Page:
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Pump Rotor and Stator Refurbishment: Knowing the Right Signs When This is Needed

December 9, 2016

The relationship between a pump rotor and stator is unforgiving. They share a load. That load is felt as mechanical abrasion, as an electrical overload, and as bearing stress. Pump rotor and stator refurbishment procedures check the pump for these right signs, identify the telltales, and record them so that the refurb department can regenerate the aged mechanism.

The Contrasting Profiles of a Progressive Pump

Unique among its peers, this pump type uses two distinctly different materials in the relationship we mentioned up top. The rotor is shaped as a solid screw-like shaft, a component that rotates on an eccentric lateral axis within a flexible stator. The stator is made from a flexible but mechanically rugged elastomer. Because of these contrasting material differences, wear factors are harder to predict but certainly not impossible. The stator will generally age faster than the hardened rotor.

Detecting Exterior Telltales

Performance factors always act as the initial metric here, for wear incidents will generally affect the ability of the pump to transfer its fluid load. Check for signs of load spikes first, then look deeper by inspecting the full pump cycle for unusual behavior. Heat and a smell of burning rubber indicate an abrasive issue within the stator. Cavitation, the formation of imploding bubbles, is caused by poor pocket progression, but the same issue can also be generated by a suction side leak, so eliminate the possibility of a leak before blaming the stator and rotor relationship.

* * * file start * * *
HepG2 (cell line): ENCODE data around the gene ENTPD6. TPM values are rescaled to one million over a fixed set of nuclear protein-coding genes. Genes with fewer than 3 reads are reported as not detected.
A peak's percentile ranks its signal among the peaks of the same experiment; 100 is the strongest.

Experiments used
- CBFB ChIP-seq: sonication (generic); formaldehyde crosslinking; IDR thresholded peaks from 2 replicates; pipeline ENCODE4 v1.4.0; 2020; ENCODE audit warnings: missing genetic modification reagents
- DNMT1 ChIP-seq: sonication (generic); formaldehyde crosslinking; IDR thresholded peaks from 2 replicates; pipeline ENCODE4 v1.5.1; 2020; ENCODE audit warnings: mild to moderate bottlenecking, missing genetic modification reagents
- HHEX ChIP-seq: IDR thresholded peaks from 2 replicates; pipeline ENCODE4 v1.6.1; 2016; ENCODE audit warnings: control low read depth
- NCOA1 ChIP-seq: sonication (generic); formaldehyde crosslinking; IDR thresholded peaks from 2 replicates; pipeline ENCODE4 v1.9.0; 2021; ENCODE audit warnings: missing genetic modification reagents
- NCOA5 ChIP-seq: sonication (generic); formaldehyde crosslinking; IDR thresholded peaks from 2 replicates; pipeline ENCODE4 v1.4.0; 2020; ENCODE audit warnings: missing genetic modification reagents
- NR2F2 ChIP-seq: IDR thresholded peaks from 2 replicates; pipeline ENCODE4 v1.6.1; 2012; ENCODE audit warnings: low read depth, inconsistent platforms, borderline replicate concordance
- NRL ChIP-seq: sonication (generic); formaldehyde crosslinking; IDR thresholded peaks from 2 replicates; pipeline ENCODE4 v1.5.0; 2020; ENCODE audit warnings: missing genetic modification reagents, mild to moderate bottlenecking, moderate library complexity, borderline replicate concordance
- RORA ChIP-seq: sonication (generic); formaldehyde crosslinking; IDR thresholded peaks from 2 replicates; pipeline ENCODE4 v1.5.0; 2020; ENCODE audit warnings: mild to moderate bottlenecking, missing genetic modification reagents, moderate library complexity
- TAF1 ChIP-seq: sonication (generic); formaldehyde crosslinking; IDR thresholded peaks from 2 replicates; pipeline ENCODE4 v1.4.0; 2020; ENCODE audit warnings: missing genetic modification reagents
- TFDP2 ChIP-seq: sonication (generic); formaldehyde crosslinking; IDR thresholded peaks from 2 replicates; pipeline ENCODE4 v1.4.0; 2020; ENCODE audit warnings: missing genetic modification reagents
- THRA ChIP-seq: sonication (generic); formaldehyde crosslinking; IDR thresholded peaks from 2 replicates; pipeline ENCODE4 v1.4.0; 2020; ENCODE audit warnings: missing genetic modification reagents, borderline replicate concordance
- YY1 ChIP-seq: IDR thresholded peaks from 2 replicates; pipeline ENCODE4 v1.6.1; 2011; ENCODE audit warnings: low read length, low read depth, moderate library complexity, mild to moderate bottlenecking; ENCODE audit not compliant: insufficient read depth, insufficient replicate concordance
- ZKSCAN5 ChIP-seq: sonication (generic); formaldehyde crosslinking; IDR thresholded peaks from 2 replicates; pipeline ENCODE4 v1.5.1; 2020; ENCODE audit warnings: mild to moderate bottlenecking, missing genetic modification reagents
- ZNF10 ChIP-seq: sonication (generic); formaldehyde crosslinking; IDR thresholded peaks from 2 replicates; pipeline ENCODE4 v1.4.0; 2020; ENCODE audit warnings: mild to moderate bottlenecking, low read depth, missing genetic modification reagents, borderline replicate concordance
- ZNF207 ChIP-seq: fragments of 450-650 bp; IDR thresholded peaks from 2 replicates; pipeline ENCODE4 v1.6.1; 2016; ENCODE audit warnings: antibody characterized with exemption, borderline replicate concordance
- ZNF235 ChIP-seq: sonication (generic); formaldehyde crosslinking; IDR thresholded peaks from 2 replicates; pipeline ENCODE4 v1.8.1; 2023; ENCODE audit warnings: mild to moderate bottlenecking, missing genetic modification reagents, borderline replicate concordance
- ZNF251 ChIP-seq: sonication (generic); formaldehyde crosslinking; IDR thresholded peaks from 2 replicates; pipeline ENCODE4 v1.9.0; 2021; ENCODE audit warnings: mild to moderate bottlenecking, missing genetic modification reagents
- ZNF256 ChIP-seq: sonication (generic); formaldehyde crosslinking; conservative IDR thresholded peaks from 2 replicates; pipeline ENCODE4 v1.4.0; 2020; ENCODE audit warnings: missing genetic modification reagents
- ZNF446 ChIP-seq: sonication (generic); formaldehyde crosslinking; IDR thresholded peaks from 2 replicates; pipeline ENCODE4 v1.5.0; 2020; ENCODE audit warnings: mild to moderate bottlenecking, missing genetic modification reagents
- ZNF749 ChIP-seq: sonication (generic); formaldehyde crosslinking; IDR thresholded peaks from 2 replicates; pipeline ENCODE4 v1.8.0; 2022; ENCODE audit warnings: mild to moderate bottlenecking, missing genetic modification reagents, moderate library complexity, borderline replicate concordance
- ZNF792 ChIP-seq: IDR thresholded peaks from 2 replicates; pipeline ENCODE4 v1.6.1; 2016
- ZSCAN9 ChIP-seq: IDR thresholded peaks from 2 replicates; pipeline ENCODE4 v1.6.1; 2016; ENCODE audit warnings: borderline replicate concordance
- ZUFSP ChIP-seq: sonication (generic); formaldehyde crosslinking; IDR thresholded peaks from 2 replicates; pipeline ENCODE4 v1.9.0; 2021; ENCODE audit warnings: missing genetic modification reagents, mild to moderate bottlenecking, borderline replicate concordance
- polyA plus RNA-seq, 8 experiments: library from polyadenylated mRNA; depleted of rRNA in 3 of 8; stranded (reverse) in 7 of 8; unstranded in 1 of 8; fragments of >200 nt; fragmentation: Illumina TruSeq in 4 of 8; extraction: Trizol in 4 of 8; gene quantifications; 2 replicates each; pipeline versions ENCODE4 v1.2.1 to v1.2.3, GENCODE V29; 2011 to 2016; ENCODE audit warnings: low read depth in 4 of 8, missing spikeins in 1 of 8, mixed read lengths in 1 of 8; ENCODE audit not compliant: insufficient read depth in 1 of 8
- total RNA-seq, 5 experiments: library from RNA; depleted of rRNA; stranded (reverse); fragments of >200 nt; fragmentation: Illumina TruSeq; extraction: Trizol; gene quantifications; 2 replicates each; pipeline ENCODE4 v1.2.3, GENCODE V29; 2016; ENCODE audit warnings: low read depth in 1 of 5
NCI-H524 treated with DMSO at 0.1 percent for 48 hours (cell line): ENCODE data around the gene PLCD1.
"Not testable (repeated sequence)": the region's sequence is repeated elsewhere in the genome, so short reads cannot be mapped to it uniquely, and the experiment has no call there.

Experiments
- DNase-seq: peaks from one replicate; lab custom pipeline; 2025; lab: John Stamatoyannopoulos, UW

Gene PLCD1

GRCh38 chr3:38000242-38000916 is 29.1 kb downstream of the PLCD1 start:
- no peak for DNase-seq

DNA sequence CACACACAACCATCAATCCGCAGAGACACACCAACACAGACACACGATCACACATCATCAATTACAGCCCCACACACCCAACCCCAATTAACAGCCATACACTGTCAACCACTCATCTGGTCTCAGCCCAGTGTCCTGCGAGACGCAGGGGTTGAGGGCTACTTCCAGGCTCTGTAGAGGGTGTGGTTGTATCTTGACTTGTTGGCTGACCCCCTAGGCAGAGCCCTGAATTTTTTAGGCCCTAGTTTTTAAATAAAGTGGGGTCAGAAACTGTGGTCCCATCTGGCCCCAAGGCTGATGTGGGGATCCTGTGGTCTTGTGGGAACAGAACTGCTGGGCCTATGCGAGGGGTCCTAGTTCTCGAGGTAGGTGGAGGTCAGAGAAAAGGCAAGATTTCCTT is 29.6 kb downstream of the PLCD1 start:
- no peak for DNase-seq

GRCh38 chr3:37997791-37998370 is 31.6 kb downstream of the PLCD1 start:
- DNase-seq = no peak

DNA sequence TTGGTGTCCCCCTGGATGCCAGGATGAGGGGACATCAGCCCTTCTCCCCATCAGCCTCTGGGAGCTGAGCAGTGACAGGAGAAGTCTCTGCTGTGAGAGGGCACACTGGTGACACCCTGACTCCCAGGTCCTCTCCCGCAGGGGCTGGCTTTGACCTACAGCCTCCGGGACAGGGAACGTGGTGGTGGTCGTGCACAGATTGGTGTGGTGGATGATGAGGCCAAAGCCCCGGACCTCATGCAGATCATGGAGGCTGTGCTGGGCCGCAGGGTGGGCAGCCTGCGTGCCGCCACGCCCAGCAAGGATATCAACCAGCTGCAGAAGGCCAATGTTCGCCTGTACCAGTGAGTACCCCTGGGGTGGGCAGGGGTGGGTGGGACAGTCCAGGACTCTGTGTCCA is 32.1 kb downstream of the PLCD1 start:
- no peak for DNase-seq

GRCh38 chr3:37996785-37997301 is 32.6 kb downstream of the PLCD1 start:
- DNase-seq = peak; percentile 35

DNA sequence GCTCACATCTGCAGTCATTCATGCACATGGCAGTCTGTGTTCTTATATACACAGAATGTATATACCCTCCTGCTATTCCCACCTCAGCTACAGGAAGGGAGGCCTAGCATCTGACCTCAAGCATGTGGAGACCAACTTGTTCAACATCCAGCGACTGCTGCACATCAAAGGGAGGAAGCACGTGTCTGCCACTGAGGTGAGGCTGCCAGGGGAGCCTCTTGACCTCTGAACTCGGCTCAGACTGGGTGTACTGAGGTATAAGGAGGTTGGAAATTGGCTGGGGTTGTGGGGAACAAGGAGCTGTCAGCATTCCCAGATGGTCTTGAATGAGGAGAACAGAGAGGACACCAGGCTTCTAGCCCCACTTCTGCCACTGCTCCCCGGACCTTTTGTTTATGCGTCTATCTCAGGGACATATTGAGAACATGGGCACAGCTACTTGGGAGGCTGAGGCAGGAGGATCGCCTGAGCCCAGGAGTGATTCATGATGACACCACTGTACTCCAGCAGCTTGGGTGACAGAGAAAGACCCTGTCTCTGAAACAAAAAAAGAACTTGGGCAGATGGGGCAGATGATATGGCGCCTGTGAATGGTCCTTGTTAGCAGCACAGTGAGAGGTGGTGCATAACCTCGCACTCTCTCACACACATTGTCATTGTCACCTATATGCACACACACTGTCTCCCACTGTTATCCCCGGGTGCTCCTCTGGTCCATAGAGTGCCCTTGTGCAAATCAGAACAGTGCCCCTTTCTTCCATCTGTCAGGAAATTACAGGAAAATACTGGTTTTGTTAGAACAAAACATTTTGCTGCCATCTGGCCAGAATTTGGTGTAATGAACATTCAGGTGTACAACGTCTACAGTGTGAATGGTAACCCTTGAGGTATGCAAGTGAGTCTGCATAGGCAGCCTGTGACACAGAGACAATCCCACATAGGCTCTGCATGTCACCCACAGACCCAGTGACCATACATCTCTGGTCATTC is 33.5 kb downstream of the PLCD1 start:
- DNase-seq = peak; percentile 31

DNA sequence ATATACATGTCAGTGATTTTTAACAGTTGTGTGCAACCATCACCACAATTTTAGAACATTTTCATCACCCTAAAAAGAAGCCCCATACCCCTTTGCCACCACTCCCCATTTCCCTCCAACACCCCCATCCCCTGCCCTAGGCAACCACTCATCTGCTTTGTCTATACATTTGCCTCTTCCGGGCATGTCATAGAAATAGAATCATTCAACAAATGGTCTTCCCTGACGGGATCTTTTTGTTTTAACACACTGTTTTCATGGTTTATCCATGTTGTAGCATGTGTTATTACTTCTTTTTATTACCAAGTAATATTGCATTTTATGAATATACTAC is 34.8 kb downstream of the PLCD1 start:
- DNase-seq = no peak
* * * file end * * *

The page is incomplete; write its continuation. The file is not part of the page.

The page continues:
Exploring Interior Surfaces

Four of the human senses tell us a great deal about what's going on inside the pump. Don't use the fifth sense. Pumps are not for licking. Hot to the touch, vibrating sharply, an educated hand learns part of the failure picture. Likewise, abrasive contacts propagate as sound while the nose picks up the scent of burning rubber. Still, only an interior inspection will reveal the whole picture. Ridges and score marks on the rotor, for example, indicate a troubling abrasive event. The stator indicates its woes in a different manner, as surface blisters and cracks, damage that has been produced by parts-wearing rubbing. It's a mess in here, so let's refurbish the pump.

Refurbished rotors are machined until surface defects are erased. Stators are generally replaced with brand new elastomeric components. The rotor even receives a shiny new coating, a finish that double coats the newly rejuvenated alloy with a chrome plated layer of robust metal. All-in-all, the reconstructed pump is fault-corrected, refurbished, and ready for reinstallation.

Contact Alpha Pumps:

Phone:    (03) 9311 7188
Fax:          (03) 9364 9554
Mobile:    0403 030 830
Email:      alphapumps@optusnet.com.au

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